The Daily
 In the news  Indicators  Releases by subject
 Special interest  Release schedule  Information

Canada's demographic estimates for July 1, 2023: record-high population growth since 1957

Released: 2023-09-27

Total population estimate — Canada


July 1, 2023

2.9% increase

(annual change)

Total population estimate — N.L.


July 1, 2023

1.3% increase

(annual change)

Total population estimate — P.E.I.


July 1, 2023

3.9% increase

(annual change)

Total population estimate — N.S.


July 1, 2023

3.2% increase

(annual change)

Total population estimate — N.B.


July 1, 2023

3.1% increase

(annual change)

Total population estimate — Que.


July 1, 2023

2.3% increase

(annual change)

Total population estimate — Ont.


July 1, 2023

3.0% increase

(annual change)

Total population estimate — Man.


July 1, 2023

2.9% increase

(annual change)

Total population estimate — Sask.


July 1, 2023

2.6% increase

(annual change)

Total population estimate — Alta.


July 1, 2023

4.0% increase

(annual change)

Total population estimate — B.C.


July 1, 2023

3.0% increase

(annual change)

Total population estimate — Y.T.


July 1, 2023

2.4% increase

(annual change)

Total population estimate — N.W.T.


July 1, 2023

0.6% increase

(annual change)

Total population estimate — Nvt.


July 1, 2023

0.5% increase

(annual change)

After celebrating the Canadian population reaching 40 million on June 16, the country's population was estimated at 40,097,761 on July 1, 2023, an increase of 1,158,705 people (+2.9%) from July 1, 2022.

Canada's population reaches 40 million

On June 16, 2023, Statistics Canada announced that Canada's population passed the 40 million mark according to the Canada's population clock (real-time model). Today's release of total demographic estimates and related data tables for a reference date of July 1, 2023, is the first since reaching that milestone.

Canada continued to lead G7 countries for population growth and was likely among the top 20 fastest growing countries in the world. The population growth on July 1, 2023, marks the highest population growth rate recorded for a 12-month period since 1957 (+3.3%), during the Hungarian refugee crisis and at the height of the baby boom. In absolute numbers, the increase observed last year is more than twice the increase observed in 1957 (+555,000). If the rate of population growth seen this past year remained constant in the future, it would lead to the Canadian population doubling in 25 years.

Rise in temporary immigration lifts population growth

Close to 98% of the growth in the Canadian population from July 1, 2022, to July 1, 2023, came from net international migration, with 2% coming from the difference between births and deaths. Fertility reached record-low levels in 2022, with 1.33 children per woman, compared with 1.44 in 2021. More information on births, fertility levels and the most popular baby names in 2022 can be found in the products Fertility indicators, provinces and territories: Interactive dashboard, Baby Names Observatory, and the new infographic Canada's most popular baby names in 2022.

As of July 1, 2023, an estimated 2,198,679 non-permanent residents lived in Canada, a 46% increase from the same date one year prior (1,500,978). This represents the largest year-over-year increase in the population of non-permanent residents living in Canada since comparable data are available (1971/1972), with the increase in work and study permits accounting for most of the change in the last year. This estimated population of 2.2 million non-permanent residents now outnumbers the 1.8 million Indigenous people enumerated during the 2021 Census of Population.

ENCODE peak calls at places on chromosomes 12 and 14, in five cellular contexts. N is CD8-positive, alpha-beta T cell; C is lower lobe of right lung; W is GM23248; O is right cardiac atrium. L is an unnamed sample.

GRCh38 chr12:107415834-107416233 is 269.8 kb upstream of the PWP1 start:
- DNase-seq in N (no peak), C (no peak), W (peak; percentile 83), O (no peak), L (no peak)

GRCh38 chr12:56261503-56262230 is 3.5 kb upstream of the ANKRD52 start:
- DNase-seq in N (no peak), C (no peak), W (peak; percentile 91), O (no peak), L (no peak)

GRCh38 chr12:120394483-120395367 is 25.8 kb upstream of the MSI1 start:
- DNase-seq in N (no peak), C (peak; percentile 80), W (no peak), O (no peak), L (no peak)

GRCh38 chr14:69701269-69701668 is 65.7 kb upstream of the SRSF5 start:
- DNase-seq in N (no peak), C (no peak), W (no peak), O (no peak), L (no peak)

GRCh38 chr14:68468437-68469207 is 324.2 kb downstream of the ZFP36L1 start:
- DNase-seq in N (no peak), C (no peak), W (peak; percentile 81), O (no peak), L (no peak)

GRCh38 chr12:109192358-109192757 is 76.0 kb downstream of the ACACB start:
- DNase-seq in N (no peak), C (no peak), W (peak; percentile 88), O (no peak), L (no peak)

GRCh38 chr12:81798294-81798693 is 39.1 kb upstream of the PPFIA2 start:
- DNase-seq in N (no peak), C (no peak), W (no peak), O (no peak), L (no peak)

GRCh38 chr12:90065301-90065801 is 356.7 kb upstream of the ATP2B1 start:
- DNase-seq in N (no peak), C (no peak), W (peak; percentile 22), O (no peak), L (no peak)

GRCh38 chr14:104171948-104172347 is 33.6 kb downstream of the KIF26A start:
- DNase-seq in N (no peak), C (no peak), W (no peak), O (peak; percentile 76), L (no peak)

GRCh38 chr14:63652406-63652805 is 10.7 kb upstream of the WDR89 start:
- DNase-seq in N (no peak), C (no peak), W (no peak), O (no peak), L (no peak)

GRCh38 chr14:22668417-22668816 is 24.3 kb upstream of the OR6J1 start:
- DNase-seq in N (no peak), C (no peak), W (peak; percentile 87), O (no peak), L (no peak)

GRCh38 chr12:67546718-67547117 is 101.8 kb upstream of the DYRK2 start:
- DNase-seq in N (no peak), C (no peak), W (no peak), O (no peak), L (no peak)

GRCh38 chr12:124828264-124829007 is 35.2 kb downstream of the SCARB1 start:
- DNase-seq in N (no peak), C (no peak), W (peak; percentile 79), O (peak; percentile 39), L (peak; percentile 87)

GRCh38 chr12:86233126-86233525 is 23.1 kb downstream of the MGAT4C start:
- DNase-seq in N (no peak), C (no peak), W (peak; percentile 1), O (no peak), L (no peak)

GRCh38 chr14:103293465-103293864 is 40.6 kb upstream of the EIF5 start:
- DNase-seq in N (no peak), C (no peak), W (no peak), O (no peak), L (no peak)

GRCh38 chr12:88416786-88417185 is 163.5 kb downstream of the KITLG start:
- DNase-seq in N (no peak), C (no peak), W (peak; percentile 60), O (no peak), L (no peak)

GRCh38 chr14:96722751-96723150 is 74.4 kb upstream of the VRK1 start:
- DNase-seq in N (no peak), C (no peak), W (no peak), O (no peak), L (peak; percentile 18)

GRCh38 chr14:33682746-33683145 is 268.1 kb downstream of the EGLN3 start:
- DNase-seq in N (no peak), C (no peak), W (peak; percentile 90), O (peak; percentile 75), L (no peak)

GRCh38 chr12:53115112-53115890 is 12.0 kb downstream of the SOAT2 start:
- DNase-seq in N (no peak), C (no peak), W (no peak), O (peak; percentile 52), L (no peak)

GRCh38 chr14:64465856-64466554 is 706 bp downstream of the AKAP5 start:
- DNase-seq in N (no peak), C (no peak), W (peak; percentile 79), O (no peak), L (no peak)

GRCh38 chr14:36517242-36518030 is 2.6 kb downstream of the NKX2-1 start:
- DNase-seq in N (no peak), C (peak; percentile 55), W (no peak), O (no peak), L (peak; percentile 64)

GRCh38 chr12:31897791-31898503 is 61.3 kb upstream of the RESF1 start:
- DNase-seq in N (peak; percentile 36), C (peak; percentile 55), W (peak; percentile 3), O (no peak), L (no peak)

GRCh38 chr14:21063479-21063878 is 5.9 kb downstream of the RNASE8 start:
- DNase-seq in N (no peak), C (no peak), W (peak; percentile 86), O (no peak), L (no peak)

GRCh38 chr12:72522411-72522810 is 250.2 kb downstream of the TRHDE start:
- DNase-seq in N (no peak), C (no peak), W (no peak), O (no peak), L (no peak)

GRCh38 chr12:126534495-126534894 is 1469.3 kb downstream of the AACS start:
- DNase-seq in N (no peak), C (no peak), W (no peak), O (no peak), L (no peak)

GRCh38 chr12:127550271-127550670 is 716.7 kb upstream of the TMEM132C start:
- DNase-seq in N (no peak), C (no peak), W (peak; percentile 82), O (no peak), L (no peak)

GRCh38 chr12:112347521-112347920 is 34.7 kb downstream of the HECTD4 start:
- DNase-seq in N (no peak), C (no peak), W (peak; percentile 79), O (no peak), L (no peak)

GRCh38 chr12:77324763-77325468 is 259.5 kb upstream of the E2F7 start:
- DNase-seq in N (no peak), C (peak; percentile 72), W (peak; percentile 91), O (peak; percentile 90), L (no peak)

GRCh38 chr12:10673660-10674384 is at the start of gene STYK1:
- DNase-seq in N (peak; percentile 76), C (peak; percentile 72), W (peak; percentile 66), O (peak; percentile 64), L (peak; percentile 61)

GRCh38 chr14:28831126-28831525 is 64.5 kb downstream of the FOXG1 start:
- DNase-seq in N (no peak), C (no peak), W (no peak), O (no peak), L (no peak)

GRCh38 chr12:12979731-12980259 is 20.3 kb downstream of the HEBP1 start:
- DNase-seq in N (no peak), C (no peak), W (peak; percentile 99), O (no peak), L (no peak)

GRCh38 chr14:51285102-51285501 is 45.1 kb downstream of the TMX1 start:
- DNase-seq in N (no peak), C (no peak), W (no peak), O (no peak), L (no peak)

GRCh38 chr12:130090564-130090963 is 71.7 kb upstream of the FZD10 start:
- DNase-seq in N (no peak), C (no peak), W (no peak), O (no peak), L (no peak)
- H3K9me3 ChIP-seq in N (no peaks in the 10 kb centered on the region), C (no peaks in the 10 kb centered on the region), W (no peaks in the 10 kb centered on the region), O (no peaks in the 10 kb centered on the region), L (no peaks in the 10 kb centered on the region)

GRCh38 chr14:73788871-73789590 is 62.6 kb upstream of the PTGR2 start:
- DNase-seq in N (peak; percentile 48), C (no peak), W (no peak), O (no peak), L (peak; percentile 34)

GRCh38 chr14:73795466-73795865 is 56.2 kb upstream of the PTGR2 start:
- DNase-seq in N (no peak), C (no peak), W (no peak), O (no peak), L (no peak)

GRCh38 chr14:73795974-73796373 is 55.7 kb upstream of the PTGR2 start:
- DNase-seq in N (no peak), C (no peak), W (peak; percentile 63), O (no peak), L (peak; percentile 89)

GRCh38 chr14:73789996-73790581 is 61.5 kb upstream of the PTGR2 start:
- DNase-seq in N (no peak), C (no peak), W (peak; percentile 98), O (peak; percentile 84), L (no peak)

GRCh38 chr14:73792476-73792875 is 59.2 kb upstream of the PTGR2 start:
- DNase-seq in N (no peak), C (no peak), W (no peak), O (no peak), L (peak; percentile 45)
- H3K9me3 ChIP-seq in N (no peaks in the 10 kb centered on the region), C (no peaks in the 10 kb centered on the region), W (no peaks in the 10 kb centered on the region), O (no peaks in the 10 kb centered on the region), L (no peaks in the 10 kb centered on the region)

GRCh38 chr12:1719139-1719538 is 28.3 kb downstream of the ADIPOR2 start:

New estimates of non-permanent residents

Statistics Canada's demographic estimates benefit from ongoing methodological adjustments in order for the program to adapt to societal, economic, and policy changes. In addition to existing tables on net gains in non-permanent residents for a given period, Statistics Canada is releasing today a new data table on the estimated number of non-permanent residents by type for Canada, the provinces and territories.

These data tables now benefit from the inclusion of family members living with permit holders and include new adjustments to the delays incurred after permits expire, to continue to take into account non-permanent residents living in Canada with an expired permit, and in the process of renewal.

The effect of these new adjustments on the total size of the Canadian population is minimal.

International migration accounted for nearly all growth from July 1, 2022, to July 1, 2023 (98%), because of a high number of immigrants (468,817) and an increase in the number of non-permanent residents (+697,701). The reported annual increase in the number of non-permanent residents in the country continued to outpace the number of new immigrants, as was first observed in 2022. The number of non-permanent residents holding a work permit was estimated to have reached 1,426,187 on July 1, 2023, up from 868,470 a year prior (+64%) and contributing most to the change in non-permanent residents.

With the continuing Russian invasion of Ukraine, the Canada-Ukraine Authorization for Emergency Travel implemented in March 2022 has helped tens of thousands of Ukrainians relocate to Canada. Most people with this authorization are also permit holders, with the rest consisting mainly of family members living with permit holders.

Growth from coast-to-coast

From July 1, 2022, to July 1, 2023, Alberta experienced the fastest demographic growth of all provinces and territories at 4.0%. This growth was not only due to international migration but was also the result of record net gains from migratory exchanges between provinces. Alberta saw 56,245 more people moving to the province than leaving it, making these not only the highest annual net interprovincial gains for Alberta, but the highest annual net interprovincial gains ever recorded for any single province or territory since comparable data are available (1971/1972).

During the same period, seven provinces saw their population increase at rates never observed since comparable data exists: Prince Edward Island, Nova Scotia, New Brunswick, Quebec, Ontario, Manitoba, and Saskatchewan.

All three Maritime provinces registered a population growth of at least 3.0%: Prince Edward Island (+3.9%), Nova Scotia (+3.2%), and New Brunswick (+3.1%).